Measures of value

There are three main types of measure that can be used for the forest values indicated in the Box: direct market prices; indirect market prices or values; and non-market estimates (hypothetical) of value. It is important to note that the first two measures are based on an estimate of exchange values where buyers and sellers exchange goods or services for money or for other goods or services. In the case of indirect market prices, we have to make assumptions regarding proxy market conditions and how buyers and sellers will behave under different circumstances (Dixon et al., 1994).

In contrast, non-market values typically estimate the willingness of "buyers" to purchase or pay for specific goods or services under defined hypothetical conditions, but do not attempt to establish the exchange value that might be established between buyers and "sellers". Thus, non-market value estimates (values to users) are not directly comparable with market-based (exchange) values.

Valuation techniques

Various techniques have been developed over the years to derive the various measures of value that are appropriate for particular forest valuation situations. There are several comprehensive reviews and appraisals of these techniques that outline how they can be applied as well as their advantages and disadvantages (cf. IIED, 1994; Winpenny, 1991). Table 1 outlines the key measures of value described previously, suggests appropriate techniques for estimating those values and gives examples of how they can be used.

Clearly, it is important that the valuation techniques selected produce the kind of information needed to meet the valuation objectives, within the budget and time available. On the other hand, some complex valuation techniques can produce more information that can be usefully applied to the decision at hand. This is why it is necessary that the information needed by the policy-maker or decision-maker be clearly spelled out early in designing a valuation approach. It must be kept in mind at forest valuation is not an end in itself but is a tool to be used in the decision making context of forest-based projects and programmes.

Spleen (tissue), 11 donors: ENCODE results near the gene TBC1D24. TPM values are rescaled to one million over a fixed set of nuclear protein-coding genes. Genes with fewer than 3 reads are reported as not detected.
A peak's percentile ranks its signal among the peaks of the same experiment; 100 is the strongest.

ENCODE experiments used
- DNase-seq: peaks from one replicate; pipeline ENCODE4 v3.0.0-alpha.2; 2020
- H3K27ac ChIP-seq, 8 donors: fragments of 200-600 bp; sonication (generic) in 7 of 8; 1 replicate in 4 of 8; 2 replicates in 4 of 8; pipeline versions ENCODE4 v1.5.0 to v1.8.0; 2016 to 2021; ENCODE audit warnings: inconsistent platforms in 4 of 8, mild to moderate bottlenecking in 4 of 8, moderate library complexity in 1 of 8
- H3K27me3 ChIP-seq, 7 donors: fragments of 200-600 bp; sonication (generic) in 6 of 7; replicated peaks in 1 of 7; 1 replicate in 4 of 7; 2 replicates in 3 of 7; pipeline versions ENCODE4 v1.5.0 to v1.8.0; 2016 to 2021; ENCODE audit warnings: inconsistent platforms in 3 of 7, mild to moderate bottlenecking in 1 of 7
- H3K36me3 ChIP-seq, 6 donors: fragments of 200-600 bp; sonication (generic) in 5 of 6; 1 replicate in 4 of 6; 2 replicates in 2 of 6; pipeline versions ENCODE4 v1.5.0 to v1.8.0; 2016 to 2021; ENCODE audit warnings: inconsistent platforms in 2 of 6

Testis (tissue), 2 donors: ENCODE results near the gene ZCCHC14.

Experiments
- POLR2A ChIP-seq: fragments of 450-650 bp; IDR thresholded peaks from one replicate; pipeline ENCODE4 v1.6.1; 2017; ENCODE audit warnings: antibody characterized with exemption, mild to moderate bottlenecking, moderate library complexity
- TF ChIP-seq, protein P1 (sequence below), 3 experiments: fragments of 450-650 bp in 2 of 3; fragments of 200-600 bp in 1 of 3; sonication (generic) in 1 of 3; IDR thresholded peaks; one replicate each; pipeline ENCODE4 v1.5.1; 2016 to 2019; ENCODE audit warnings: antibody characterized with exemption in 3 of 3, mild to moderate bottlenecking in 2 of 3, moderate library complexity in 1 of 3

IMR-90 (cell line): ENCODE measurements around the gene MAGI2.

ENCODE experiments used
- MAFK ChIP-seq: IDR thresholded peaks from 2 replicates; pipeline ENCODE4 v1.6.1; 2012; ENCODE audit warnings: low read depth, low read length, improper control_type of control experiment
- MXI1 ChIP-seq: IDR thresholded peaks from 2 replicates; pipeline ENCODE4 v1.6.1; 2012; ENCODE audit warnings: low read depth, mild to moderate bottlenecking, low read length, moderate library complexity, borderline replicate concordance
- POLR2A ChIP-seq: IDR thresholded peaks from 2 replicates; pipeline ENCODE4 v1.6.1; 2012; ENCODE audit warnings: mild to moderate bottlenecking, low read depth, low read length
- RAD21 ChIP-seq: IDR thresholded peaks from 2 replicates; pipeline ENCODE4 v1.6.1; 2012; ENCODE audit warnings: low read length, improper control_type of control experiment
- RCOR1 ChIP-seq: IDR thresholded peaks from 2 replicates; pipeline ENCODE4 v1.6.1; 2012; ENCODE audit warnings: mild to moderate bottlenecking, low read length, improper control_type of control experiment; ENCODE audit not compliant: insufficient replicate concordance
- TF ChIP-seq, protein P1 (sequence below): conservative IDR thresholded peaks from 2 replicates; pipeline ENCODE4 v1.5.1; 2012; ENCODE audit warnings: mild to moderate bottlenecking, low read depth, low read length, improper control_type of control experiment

Linking forest values to decision-making

Having discussed types of forest values, measures of relevance and techniques used to derive values, the question remains as to how widely the methods are actually used in practice, i.e. the extent to which derived, quantitative value measures enter into decisions on forest-based projects and programmes.

Most commercial forest investment decisions are based on a comparison of estimates of costs and returns involved in the investment being considered. Public project decisions also generally include some consideration of direct or market costs and direct benefits involved. In fact, identifying forestry project decisions that have not considered market values is difficult, at least on the cost side of the investment. At the same time, it is also difficult to find forestry project decisions that have considered quantitative estimates of the non-market environmental services associated with forests - biological diversity protection, watershed protection, carbon sequestration and so forth. While academics have spent a lot of time developing value measures and measurement techniques, there is little evidence that such measures have been used widely in decision-making of forestry development policy or forestry management (Winpenny, 1991; Bishop and Eaton, 1996).

Commercial forestry projects and programmes

Conventional financial measures of forest values are widely used in the case of investment in and financing decisions regarding commercial forestry projects (including timber, various types of commercial ecotourism projects, and so forth). To a lesser extent such values are used in making decisions on commercial aspects of social forestry projects (marketed fuelwood values, values of non-timber forest products, etc.).

Valuation approaches in relation to type of forest goods and services


Valuation techniques


Direct market prices

· Market surveys, use of statistics
· Direct observation
· Experimental markets

· Used to value all market goods and services from the forest unless there are market distortions. The most common cases of distortion is when there are imposed minimum prices or ceilings on goods and services (in such cases, indirect market price techniques are used)

Indirect market prices1

Residual values

· Use of market prices for final goods and intermediate inputs plus some measure of profit to arrive at residual value